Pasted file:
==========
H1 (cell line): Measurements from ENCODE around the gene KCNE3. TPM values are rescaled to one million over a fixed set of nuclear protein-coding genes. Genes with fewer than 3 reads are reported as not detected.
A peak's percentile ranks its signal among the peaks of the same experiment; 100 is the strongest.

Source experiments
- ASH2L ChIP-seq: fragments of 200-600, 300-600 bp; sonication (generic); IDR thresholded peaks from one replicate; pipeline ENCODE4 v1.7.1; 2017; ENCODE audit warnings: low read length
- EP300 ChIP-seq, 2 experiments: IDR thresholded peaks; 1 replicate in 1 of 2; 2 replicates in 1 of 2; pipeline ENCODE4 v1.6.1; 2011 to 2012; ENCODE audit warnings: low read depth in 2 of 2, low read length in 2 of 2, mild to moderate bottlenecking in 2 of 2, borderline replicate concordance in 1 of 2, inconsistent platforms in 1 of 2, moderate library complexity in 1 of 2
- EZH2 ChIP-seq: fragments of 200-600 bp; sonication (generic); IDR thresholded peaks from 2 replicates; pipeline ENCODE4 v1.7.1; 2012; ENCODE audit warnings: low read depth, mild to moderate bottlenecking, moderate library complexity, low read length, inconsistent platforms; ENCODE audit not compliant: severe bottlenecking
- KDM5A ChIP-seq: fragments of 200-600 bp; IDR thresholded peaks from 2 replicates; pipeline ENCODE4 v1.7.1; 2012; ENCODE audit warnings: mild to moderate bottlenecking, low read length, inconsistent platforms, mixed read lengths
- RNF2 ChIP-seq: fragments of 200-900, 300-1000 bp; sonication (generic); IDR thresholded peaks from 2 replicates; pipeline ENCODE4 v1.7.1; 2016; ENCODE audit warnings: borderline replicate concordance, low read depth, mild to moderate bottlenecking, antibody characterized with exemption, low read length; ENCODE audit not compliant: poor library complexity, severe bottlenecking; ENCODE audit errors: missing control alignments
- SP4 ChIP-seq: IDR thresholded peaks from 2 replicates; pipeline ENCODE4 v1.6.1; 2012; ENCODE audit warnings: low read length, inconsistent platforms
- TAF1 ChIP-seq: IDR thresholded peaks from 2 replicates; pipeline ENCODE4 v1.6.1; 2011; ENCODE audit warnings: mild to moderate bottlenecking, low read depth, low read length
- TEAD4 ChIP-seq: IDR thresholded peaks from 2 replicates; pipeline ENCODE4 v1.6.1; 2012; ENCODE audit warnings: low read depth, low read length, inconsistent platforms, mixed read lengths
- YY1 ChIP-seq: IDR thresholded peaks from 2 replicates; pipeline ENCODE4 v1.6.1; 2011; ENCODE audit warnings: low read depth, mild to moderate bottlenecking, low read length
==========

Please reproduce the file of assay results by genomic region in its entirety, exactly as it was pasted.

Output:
H1 (cell line): Measurements from ENCODE around the gene KCNE3. TPM values are rescaled to one million over a fixed set of nuclear protein-coding genes. Genes with fewer than 3 reads are reported as not detected.
A peak's percentile ranks its signal among the peaks of the same experiment; 100 is the strongest.

Source experiments
- ASH2L ChIP-seq: fragments of 200-600, 300-600 bp; sonication (generic); IDR thresholded peaks from one replicate; pipeline ENCODE4 v1.7.1; 2017; ENCODE audit warnings: low read length
- EP300 ChIP-seq, 2 experiments: IDR thresholded peaks; 1 replicate in 1 of 2; 2 replicates in 1 of 2; pipeline ENCODE4 v1.6.1; 2011 to 2012; ENCODE audit warnings: low read depth in 2 of 2, low read length in 2 of 2, mild to moderate bottlenecking in 2 of 2, borderline replicate concordance in 1 of 2, inconsistent platforms in 1 of 2, moderate library complexity in 1 of 2
- EZH2 ChIP-seq: fragments of 200-600 bp; sonication (generic); IDR thresholded peaks from 2 replicates; pipeline ENCODE4 v1.7.1; 2012; ENCODE audit warnings: low read depth, mild to moderate bottlenecking, moderate library complexity, low read length, inconsistent platforms; ENCODE audit not compliant: severe bottlenecking
- KDM5A ChIP-seq: fragments of 200-600 bp; IDR thresholded peaks from 2 replicates; pipeline ENCODE4 v1.7.1; 2012; ENCODE audit warnings: mild to moderate bottlenecking, low read length, inconsistent platforms, mixed read lengths
- RNF2 ChIP-seq: fragments of 200-900, 300-1000 bp; sonication (generic); IDR thresholded peaks from 2 replicates; pipeline ENCODE4 v1.7.1; 2016; ENCODE audit warnings: borderline replicate concordance, low read depth, mild to moderate bottlenecking, antibody characterized with exemption, low read length; ENCODE audit not compliant: poor library complexity, severe bottlenecking; ENCODE audit errors: missing control alignments
- SP4 ChIP-seq: IDR thresholded peaks from 2 replicates; pipeline ENCODE4 v1.6.1; 2012; ENCODE audit warnings: low read length, inconsistent platforms
- TAF1 ChIP-seq: IDR thresholded peaks from 2 replicates; pipeline ENCODE4 v1.6.1; 2011; ENCODE audit warnings: mild to moderate bottlenecking, low read depth, low read length
- TEAD4 ChIP-seq: IDR thresholded peaks from 2 replicates; pipeline ENCODE4 v1.6.1; 2012; ENCODE audit warnings: low read depth, low read length, inconsistent platforms, mixed read lengths
- YY1 ChIP-seq: IDR thresholded peaks from 2 replicates; pipeline ENCODE4 v1.6.1; 2011; ENCODE audit warnings: low read depth, mild to moderate bottlenecking, low read length